Imagine… another development proposal for the Parkhurst lands.
There’s a nice looking 27-page brochure going around that uses all the right words — “holistic”, “sustainable”, “wellness centre”, “ecological values”, “aging in place” — without really stating what it is the proponents want to build on the 281 acres at the north end of Green Lake. The brochure refers to a “prototype for sustainable neighbourhoods,” where 75 per cent of the land will be preserved. “Parkhurst at Green Lake can be Whistler’s real on-the-ground model of sustainable development in the form of a complete community — at a scale large enough to demonstrate the depth of Whistler’s commitment to sustainable development.” There’s even a suggestion that the railway tracks may be moved to a tunnel, to facilitate access to the lake and complete the network of paths that will be used by self-propelled and zero-emission vehicles.
This is about the eighth or ninth vision of utopia proposed for the Parkhurst lands; a new one comes along every few years when the property changes hands. All those acres of waterfront property, the historic mill site… they seem to get developers dreaming about what they could do for Whistler if they were just allowed to do what the situation seems to be begging for — developing the land.
Fortunately, there are only enough bed units connected with the property to build a few houses, and there’s very little interest in creating new bed units and providing additional development rights. The owners of the Alpha Creek lands face a similar situation. Their proposal for a university, floated earlier this year, hasn’t been tossed so much as a life ring.
Part of the reason neither proposal has gone very far is the sheer volume of residential development in and around Whistler that is still to come. There is, of course the athletes’ village, which will become home to approximately 240 families in about two and a half years. But quite apart from the Olympics, there will be the Holborn group’s redevelopment of the Whistler Racquet Club; Cressey’s development of Fitzsimmons Walk on the former Shoestring Lodge site; the last phase of Nicklaus North on the west side of the highway; the Cheakamus North site will eventually have to be developed to link the Bayshores and Spring Creek subdivisions, an obvious connection that a previous council decided not to burden Intrawest with when it approved the Whistler South plan. And Rainbow, which has final zoning approval, will eventually be built, by someone.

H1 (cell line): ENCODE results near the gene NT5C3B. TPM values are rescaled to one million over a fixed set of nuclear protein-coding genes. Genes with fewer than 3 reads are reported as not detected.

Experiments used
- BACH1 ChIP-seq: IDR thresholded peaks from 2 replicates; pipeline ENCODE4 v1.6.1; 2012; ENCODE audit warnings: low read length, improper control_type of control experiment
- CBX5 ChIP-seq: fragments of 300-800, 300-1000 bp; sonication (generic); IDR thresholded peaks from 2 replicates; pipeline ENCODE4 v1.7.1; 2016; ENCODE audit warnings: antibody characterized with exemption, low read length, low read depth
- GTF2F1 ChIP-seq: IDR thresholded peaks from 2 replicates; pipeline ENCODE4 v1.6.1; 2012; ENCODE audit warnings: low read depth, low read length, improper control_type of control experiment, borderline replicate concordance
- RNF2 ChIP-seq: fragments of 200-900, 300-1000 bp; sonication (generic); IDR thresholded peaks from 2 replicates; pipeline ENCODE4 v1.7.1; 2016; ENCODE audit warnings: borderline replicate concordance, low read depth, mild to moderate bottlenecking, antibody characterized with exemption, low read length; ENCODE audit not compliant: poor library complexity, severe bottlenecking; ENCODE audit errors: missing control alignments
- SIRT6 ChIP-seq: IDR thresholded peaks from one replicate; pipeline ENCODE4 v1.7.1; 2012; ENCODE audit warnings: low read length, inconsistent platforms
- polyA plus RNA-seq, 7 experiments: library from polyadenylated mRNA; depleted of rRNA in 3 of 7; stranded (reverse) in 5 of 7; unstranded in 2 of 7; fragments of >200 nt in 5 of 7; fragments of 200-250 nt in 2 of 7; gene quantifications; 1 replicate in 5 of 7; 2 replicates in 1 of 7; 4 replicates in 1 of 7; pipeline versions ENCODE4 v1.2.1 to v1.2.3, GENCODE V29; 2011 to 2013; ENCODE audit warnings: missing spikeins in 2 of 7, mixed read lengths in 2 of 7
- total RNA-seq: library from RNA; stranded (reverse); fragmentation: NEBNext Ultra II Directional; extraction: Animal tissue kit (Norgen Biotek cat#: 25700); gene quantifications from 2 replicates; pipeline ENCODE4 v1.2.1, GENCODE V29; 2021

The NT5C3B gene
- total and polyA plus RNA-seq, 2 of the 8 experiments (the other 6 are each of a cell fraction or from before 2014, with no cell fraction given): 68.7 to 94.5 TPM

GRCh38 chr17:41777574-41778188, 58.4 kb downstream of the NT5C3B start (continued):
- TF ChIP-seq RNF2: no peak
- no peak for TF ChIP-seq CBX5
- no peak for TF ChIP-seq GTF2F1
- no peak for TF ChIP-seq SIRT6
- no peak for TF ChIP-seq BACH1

To the north of Whistler, 200 single-family lots are being developed at Green Lake Estates. To the south, a 55,000 square foot lodge with heli-pads is now proposed for the Callaghan Valley, near the golf course the Squamish and Lil’wat Nations will be building.
The two First Nations will be very active in Whistler over the next few years. They hold enough bed units to build 75 single family homes and have at least a couple of sites in mind: the former highways works yard opposite Alta Vista, which has enough space for 10-12 ski-in, ski-out homes, and a parcel above the Rainbow development. They also have plans for a gas station and convenience store at Function Junction.
That’s enough development to leave any small town grappling to understand how it will change the dynamics of the community. For a small town that still believes in a cap on development, the tooth fairy and the Olympics it’s mind-boggling.
Of course, the subprime mortgage debacle is just starting to be understood and to the south of us some people are whispering “recession”. Both may slow the pace of development.
A more pertinent question might be: Does Whistler have the social and physical infrastructure to support what we have built, let alone what will be built in the future? Somehow we have ended up with a $100 million bobsled track, yet we’re trying to find a place to squeeze some trailers in before next winter so that there are a few more beds for seasonal employees. Seniors housing has been an issue begging to be addressed for 15 years; a centre for sustainability is already a financial reality and will probably be a physical reality in three years. A sewage system was the first order of business when the municipality was incorporated in 1975, but the sewer line still hasn’t been extended to the oldest neighbourhood in the valley.
It is not that these issues have been ignored. Indeed, there are comprehensive plans for more affordable housing for seasonal and permanent residents; there is a plan for seniors housing; the sewer will be extended to homes on the west side of Alta Lake. These and other infrastructure issues are complicated because they involve partnerships — other levels of government and/or private developers, each of whom has their own priorities.
But the bottom line is they haven’t happened, yet. And still we keep planning and building new utopias.